Choosing your SF Sketchfest sherpa is a statement. Sweet and emphatic. Stodgy and direct. Trendy and analytical. These individuals look at the daunting deluge of comedy excellence and attempt to steer towards you and your shared preferences. Some are successful in inspiring a deeper look, an expanded consciousness or at least a reflective gauge. A few give scope to top-heavy line-ups. And others lament at the diverging, gravitational enormity.
San Francisco Sketchfest is a guide within itself. The events are carefully curated and crafted over months (if not standing on years of work and prestige). Every year is a varied cornucopia of comedy’s many disciplines and disciples. The 200-something show celebration seems like a manifestation or manifesto inspired by quirky, reference-heavy debates on ASpecialThing forums. Or that it could be from the incoherent rambles of a sleepy comedy nerd murmuring their dream line-ups. “I wanna see Bill Nye and Zasheer Samata and the cast of this television show that only lasted one season. I want my kid to see improv in the afternoon and I want to party with The Fly!” Go home, comedy nerd. You’re drunk. Alas, Sketchfest is real; the most concentrated, critically acclaimed show business San Francisco can handle. You already know what you want the moment the schedule drops in November. Or do you?
The entertainment titan that sells itself still warrants a ton of press coverage, of which favors “the guide”. They are people who gorge media and regurgitate previews and reviews, raise praise and lead cheers. Sketchfest is everything. But seeing everything is expensive and impossible. And shows sell out quick. And the miles between the Financial and the Mission districts (and parking woes) deal a whirlwind night a challenging blow. Guides see the flat circle from their past Sketchfests, hear the approaching footsteps, read tea leaves and know art and entertainment like they are adopted parents.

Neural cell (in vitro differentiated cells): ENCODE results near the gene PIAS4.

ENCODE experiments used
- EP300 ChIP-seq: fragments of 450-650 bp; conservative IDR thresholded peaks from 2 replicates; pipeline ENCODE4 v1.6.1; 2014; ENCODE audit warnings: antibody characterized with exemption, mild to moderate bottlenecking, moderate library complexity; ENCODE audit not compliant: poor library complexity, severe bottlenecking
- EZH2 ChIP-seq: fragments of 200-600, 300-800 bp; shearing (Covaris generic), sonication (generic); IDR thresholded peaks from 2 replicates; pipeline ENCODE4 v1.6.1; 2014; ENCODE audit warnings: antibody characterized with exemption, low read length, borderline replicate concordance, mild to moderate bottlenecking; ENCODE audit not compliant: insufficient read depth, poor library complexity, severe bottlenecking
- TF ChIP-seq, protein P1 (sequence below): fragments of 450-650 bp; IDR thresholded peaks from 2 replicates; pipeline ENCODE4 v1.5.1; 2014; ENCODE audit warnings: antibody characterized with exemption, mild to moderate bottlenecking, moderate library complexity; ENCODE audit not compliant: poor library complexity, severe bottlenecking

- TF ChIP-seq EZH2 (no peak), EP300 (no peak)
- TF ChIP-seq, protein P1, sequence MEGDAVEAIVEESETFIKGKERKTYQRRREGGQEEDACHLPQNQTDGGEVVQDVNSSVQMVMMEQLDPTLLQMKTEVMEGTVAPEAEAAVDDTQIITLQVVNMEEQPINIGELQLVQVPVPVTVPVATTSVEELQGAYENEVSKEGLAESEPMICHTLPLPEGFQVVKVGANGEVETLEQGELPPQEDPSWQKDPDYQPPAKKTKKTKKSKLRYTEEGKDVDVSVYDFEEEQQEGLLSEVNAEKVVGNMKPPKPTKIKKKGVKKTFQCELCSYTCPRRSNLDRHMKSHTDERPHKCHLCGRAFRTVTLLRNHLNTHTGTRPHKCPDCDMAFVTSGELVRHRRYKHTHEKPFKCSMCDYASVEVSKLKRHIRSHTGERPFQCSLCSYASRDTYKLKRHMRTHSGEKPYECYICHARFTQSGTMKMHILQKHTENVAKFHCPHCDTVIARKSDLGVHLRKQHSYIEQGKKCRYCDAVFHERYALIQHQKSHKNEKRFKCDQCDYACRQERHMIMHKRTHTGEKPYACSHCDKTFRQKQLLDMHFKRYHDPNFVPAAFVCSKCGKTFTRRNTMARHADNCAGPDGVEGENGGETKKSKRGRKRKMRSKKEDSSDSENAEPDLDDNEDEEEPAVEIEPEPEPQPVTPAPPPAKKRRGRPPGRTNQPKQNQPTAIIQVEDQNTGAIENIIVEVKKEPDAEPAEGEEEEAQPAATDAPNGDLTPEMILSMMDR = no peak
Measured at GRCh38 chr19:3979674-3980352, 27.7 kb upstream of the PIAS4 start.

So, with all that in mind, and a third of Sketchfest finished and those suggestions made moot, here’s what the guides are saying (and what that say about you).
San Francisco Magazine’s “Four can’t-miss acts coming to SF Sketchfest.“
What you’d read in a fancy hotel lobby waiting for your more accomplished to come down for dinner. The four events make you say “Oh hey, I’ve heard of them.” Barely. Your friend asks you what you’re reading and you reply, “something about Sketchfest.” They don’t know what that is.
Rally’s “The Best of SF Sketchfest 2017“
This is an Eventbrite-backed roundup spiritually akin to Buzzfeed listicles. Quick takes, pics and ticket links. The guide pairs well with groups, benefiting from fun celebs or novelty. You begrudgingly respect how good and balanced it is. There’s a vested interest, some of the tickets are directly available through Eventbrite. But, since you’re “in the know”, and fux with the Rally app, and you have some money to blow, and comedy is really just the first bar, and there’s really no reason to go out besides boozing, you share one of the events with your “squad” Slack group.
The Mercury News “SF Sketchfest 2017: Don’t miss these shows“